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The book "SOE 1940-46" by M R D Foot on the history of the Special Operations Executive has numerous references to railways. It is clear that a number of army officers drew on their continental experiences in WW1 to come up with clear ideas about the best ways to sabotage railway lines, engines and rolling stock. It is also clear from this book that many railway workers were in the Resistance and used their knowledge to good effect.
Nevertheless, there were problems. There were two French sections in SOE because of the friction between the de Gaullists and others; Military Intelligence responsible for spying operations on the continent disliked SOE because SOE's activities stirred up the Germans and in the following manhunts the MI spies could be caught as well as SOE's members.
But quite why Hamilton Ellis was asked to go to Switzerland, I don't know - it doesn't seem to be anything to do with SOE since that wasn't formed until July 1940 and he seems to have gone in the first half of 1940.
 
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Bookd

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Although a diversion from the main topic I am interested in the point 'except in Alsace Lorraine'. Does this still apply now? It would be rather like the ECML running on the left except in Northumberland!
 

edwin_m

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Although a diversion from the main topic I am interested in the point 'except in Alsace Lorraine'. Does this still apply now? It would be rather like the ECML running on the left except in Northumberland!

Yes. In fact I believe the crash of the TGV test train last November was near a flying junction whose purpose was partly to swap the direction of running from (normally) left on the high speed route to right on the classic route.

My grandfather was a lifelong railway enthusiast but although he tried to get a job on the railway in the 1920s he never succeeded. However in WW2 he was organising logistical support by rail for the advance through Italy. Unfortunately he died when I was a toddler so I have no more details on this.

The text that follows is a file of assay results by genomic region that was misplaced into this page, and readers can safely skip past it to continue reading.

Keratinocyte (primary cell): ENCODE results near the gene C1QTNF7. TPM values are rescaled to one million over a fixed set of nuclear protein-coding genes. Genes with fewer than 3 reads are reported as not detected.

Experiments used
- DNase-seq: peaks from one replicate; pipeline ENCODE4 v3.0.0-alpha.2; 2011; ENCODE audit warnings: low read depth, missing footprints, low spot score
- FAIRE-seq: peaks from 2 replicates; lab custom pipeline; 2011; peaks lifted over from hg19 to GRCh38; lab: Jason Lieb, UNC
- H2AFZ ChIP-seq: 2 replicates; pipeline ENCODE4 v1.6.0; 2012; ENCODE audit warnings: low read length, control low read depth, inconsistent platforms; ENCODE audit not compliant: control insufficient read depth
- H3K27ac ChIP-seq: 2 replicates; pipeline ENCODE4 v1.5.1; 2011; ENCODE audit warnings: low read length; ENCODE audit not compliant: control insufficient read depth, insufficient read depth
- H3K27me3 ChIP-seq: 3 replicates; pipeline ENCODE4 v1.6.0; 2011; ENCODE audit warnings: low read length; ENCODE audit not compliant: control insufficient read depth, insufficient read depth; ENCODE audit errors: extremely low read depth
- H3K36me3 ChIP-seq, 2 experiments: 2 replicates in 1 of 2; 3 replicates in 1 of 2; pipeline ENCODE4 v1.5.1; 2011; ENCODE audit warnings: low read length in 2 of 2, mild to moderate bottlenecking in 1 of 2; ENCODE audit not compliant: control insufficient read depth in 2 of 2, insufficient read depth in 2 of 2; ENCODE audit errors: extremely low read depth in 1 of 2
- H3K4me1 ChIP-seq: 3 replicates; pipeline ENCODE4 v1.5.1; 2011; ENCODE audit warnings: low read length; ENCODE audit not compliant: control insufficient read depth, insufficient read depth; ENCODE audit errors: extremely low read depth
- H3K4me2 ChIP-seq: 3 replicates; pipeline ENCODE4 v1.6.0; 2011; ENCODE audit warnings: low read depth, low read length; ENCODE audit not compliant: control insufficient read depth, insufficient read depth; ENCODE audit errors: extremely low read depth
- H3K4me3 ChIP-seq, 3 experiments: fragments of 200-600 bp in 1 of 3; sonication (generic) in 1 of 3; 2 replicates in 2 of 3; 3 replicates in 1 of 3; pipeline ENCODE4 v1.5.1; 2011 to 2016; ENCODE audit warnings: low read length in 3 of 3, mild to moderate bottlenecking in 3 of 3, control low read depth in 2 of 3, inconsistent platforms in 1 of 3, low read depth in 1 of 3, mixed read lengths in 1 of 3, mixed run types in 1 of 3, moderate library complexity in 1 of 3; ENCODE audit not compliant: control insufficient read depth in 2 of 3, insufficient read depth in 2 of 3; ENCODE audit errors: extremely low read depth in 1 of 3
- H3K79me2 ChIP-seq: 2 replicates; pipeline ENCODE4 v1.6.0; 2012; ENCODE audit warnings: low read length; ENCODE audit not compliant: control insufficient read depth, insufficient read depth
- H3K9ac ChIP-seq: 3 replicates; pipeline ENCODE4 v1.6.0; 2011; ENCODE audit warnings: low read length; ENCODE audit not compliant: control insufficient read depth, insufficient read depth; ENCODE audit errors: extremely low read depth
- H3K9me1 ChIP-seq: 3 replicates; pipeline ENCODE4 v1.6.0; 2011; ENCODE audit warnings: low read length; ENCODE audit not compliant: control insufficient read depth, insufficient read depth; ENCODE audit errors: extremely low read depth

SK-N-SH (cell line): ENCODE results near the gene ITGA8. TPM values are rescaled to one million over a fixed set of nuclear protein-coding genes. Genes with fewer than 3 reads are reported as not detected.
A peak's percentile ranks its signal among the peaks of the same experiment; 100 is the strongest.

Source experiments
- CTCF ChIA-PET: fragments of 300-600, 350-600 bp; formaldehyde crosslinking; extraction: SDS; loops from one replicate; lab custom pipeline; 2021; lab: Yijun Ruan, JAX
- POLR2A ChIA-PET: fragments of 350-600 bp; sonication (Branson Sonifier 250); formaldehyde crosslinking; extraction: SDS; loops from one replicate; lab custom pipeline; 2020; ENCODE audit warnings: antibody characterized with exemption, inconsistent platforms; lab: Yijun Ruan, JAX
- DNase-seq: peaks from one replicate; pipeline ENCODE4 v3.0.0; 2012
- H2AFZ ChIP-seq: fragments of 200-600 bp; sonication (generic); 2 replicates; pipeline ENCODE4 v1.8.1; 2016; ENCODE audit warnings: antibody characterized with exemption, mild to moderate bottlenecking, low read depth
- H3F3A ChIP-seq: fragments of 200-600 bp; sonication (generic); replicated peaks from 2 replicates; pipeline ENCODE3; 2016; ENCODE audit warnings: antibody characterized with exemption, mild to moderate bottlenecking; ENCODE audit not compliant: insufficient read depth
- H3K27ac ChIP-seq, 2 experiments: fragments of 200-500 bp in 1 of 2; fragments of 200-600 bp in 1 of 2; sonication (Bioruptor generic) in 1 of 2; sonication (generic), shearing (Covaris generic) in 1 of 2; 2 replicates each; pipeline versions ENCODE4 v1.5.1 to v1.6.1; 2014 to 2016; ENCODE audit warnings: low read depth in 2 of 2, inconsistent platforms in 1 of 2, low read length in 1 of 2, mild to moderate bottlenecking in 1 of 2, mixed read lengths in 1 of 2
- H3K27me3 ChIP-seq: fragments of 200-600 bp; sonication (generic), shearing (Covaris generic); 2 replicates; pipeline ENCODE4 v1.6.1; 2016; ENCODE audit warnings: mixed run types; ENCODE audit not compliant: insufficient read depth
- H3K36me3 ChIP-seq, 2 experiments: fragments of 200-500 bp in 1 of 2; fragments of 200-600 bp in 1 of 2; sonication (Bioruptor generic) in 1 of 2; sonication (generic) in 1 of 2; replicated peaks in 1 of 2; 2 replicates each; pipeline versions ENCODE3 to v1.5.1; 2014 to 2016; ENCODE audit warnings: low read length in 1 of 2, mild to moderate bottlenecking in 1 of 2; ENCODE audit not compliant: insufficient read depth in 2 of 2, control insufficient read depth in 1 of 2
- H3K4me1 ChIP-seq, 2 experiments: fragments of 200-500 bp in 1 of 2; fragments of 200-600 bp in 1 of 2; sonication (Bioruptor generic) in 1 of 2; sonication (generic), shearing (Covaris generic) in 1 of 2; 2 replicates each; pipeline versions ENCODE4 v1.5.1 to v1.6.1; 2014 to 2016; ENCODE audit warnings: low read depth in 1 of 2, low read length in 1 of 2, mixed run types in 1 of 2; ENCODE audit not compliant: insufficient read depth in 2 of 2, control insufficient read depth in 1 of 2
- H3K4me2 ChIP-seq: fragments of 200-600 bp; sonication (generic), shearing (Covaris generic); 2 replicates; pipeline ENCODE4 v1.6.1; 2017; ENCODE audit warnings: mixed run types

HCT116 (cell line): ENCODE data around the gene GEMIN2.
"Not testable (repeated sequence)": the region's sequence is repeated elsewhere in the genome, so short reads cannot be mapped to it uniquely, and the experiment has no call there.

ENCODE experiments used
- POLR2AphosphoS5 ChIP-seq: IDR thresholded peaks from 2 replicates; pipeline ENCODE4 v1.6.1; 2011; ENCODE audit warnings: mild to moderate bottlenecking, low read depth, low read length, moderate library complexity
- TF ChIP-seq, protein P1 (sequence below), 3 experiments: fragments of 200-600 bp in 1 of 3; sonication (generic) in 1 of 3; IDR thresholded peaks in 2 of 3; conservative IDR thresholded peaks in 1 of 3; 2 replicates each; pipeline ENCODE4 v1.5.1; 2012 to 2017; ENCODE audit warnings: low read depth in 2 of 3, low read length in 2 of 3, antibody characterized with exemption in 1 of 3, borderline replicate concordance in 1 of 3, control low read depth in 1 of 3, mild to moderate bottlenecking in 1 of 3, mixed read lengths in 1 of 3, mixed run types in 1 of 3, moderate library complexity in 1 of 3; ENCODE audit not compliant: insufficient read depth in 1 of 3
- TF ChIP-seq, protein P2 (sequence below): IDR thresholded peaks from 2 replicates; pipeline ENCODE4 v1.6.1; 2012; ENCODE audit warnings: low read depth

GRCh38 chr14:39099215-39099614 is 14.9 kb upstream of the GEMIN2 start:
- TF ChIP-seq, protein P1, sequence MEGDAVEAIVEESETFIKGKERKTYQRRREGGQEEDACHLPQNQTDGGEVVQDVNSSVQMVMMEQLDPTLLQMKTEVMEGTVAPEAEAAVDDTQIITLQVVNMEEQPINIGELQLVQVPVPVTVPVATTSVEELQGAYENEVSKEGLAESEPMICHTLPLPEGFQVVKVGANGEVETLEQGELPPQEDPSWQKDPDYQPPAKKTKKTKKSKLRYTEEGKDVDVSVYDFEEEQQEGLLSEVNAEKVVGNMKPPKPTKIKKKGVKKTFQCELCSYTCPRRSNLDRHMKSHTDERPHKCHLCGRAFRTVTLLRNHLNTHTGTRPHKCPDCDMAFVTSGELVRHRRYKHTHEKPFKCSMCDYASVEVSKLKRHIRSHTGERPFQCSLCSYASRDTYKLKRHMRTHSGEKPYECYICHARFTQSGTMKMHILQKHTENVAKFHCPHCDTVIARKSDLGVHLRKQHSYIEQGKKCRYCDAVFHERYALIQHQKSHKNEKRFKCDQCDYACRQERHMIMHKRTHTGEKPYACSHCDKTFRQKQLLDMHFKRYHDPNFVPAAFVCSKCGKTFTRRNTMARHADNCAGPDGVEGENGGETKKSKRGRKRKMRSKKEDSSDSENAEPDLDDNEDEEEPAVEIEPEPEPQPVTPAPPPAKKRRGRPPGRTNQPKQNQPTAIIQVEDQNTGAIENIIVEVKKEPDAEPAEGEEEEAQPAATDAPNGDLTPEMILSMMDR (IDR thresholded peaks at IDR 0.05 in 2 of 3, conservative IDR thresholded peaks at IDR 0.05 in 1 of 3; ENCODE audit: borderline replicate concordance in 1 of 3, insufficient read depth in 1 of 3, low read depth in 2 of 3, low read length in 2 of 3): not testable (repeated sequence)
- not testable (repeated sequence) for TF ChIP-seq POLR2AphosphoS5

Calthrop

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I recall that one of the Spitfire pilots on Malta was a railway enthusiast and discovered what the Italians were doing with their troops and weapons trains by the way they were being formed up.

Fairly certain a number of enthusiasts were asked to help out in the photo interpretation department

"My bolding" -- this would make sense; a pity to waste the potential very considerable expertise.

An aspect of the notoriously frustrating set-up in Communist Eastern Europe in the decades after World War II (wonderful steam action on a huge scale; but enthusiasts who wished to photograph it were suspected of espionage, and given a hard time) -- a one-time boss of mine, with a glancing interest in railway matters, once provided a new perspective on this issue, which we gricers were apt just to dismiss as "Communist barminess". She remarked that in a situation of aggravated hostilities between East and West; military intelligence in this country might indeed tap the information on Eastern Bloc railways, which gricers had come by in their trips there -- and some of it could indeed be of use re doing harm to the enemy's communications. The East's mistrust of railway enthusiasts as potential spies could be seen as actually making a certain amount of sense, in an "even-paranoids-have-enemies" kind of way.